If you pet has intermittent or occasional vomiting this is not considered a medical emergency. Your pet may have eaten something that upset his or her gastrointestinal tract. If the vomiting begins to occur more frequently or multiple times in a row then immediate veterinary attention is recommended. If blood is observed in the vomit this is also a serious medical condition that requires emergency care. Vomiting can indicate a foreign body blockage, trauma to the lungs or heart, reactions to a toxin or medications, or an irritation to the lining of the esophagus, stomach or gastrointestinal tract. Prolonged vomiting can lead to life-threatening dehydration.
Similar to vomiting intermittent diarrhea is not generally a medical emergency, but prolonged changes in your pet’s stool can be an indicator of any underlying medical issue. Changes in color or consistency can give a pet owner cause for alarm. Melena or blood in the stool of your pet can indicate an infection, an obstruction in the gastrointestinal tract, gastric ulcers, or hemorrhage in the stomach or intestines, among other causes. Diarrhea can also be caused by changes in diet, dehydration or intestinal parasites.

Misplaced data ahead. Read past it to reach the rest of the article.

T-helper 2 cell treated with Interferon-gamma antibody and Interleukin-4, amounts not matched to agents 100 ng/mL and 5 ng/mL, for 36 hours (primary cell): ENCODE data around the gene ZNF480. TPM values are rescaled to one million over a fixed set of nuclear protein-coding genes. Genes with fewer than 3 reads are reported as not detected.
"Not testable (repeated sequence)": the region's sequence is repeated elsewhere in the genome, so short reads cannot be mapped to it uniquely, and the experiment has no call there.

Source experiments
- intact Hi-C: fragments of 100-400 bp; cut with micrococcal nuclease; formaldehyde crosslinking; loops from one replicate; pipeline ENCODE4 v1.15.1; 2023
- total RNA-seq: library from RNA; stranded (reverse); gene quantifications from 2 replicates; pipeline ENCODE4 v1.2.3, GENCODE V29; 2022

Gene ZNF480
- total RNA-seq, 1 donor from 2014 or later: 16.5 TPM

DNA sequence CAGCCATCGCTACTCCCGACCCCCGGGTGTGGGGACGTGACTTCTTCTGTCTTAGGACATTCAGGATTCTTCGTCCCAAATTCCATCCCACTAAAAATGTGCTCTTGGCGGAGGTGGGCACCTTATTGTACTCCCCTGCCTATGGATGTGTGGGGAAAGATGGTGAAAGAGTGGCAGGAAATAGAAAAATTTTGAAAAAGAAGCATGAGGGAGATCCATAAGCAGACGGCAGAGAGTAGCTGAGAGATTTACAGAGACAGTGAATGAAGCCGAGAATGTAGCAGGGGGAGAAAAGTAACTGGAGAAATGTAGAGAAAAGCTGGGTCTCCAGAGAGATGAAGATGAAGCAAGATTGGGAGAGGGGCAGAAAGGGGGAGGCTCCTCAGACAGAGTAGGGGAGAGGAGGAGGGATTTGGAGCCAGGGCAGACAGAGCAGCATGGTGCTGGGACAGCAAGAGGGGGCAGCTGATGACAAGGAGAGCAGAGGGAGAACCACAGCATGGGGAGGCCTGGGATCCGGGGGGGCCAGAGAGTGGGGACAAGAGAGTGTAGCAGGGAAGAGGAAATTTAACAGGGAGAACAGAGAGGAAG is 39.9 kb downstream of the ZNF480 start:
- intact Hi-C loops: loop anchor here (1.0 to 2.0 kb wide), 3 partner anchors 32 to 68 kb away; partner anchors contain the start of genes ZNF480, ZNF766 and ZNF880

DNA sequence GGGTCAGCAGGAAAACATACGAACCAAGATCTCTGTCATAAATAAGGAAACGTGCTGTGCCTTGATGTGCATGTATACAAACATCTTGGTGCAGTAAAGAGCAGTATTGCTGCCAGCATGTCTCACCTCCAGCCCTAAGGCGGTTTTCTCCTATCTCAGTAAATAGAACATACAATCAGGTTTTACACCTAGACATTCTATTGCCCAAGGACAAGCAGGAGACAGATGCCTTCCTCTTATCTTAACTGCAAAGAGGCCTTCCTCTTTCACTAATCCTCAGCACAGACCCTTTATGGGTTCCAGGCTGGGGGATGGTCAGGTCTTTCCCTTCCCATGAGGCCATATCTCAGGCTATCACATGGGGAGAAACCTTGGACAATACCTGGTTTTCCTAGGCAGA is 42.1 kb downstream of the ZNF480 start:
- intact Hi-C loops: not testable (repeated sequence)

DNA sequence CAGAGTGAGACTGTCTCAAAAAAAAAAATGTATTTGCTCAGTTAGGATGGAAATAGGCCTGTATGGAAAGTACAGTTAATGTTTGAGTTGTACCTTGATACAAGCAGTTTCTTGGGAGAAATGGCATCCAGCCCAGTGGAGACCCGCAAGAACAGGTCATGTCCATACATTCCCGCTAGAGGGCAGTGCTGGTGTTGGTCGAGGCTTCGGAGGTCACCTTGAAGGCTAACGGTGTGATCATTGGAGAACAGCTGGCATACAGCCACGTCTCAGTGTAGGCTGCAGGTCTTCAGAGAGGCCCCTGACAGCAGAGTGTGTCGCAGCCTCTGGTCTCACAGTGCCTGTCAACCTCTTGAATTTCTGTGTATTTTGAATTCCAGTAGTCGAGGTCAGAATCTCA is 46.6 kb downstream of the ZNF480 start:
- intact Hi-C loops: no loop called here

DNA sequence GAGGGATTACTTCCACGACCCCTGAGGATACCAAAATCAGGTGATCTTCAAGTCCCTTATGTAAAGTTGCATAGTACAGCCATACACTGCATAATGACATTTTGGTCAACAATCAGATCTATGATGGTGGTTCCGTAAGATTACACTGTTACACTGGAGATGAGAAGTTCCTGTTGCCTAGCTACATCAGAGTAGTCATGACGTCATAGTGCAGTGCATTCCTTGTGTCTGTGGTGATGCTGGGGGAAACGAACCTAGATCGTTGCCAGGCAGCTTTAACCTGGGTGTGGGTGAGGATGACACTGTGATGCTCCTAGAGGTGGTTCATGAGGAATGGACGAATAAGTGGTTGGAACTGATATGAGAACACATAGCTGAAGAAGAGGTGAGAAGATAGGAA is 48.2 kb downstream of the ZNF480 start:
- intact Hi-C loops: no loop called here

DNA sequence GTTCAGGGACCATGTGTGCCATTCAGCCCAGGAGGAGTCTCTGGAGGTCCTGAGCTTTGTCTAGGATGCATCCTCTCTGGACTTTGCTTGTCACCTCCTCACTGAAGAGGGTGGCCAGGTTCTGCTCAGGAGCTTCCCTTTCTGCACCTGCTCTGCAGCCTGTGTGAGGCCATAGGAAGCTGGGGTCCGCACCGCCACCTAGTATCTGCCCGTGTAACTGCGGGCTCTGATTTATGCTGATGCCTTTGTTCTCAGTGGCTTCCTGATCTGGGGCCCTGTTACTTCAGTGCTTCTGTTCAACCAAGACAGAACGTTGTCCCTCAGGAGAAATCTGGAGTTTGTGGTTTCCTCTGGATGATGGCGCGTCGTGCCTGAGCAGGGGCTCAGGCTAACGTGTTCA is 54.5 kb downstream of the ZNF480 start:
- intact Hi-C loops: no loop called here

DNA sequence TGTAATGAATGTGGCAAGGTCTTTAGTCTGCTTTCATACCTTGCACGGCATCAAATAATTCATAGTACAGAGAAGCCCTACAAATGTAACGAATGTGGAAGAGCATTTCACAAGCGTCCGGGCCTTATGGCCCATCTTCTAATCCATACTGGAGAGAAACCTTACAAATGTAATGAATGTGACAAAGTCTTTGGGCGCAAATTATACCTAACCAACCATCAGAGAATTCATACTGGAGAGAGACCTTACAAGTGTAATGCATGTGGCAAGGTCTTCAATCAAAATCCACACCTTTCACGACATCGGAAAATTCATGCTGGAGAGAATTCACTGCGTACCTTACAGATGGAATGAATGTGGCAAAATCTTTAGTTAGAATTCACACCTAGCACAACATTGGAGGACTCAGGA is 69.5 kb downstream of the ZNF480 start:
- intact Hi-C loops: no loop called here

One single seizure is not likely to be life threatening, but with a sudden onset and the potential for clustering or multiple seizures to occur it is often best to seek medical attention in these cases. Seizures can be caused by several underlying issues including, electrolyte imbalance, metabolic conditions, toxin ingestion, a brain mass, or epilepsy. Seeking veterinary advice is important in order to stop the pet from seizing, to understand the underlying cause for the condition, and to potentially treat or provide further seizures from occurring in the future.
- Collapse or Lethargy
If your pet has an episode of collapse this is a major problem and requires immediate medical attention. The potential underlying causes for collapse can be related to internal bleeding, anaphylactic shock related to a toxin or allergic response, a serious heart condition, dehydration, hypoglycemia, or metabolic disturbances such as a condition cause Addison’s disease.
There are various levels of lethargy that may be represented by prolonged periods of sleeping, disinterest in playing with toys or interacting with owners, a lessened desire to go for walks, or hiding in unusual places. If these clinical signs last for more than 24-48 hours a veterinary visit is recommended.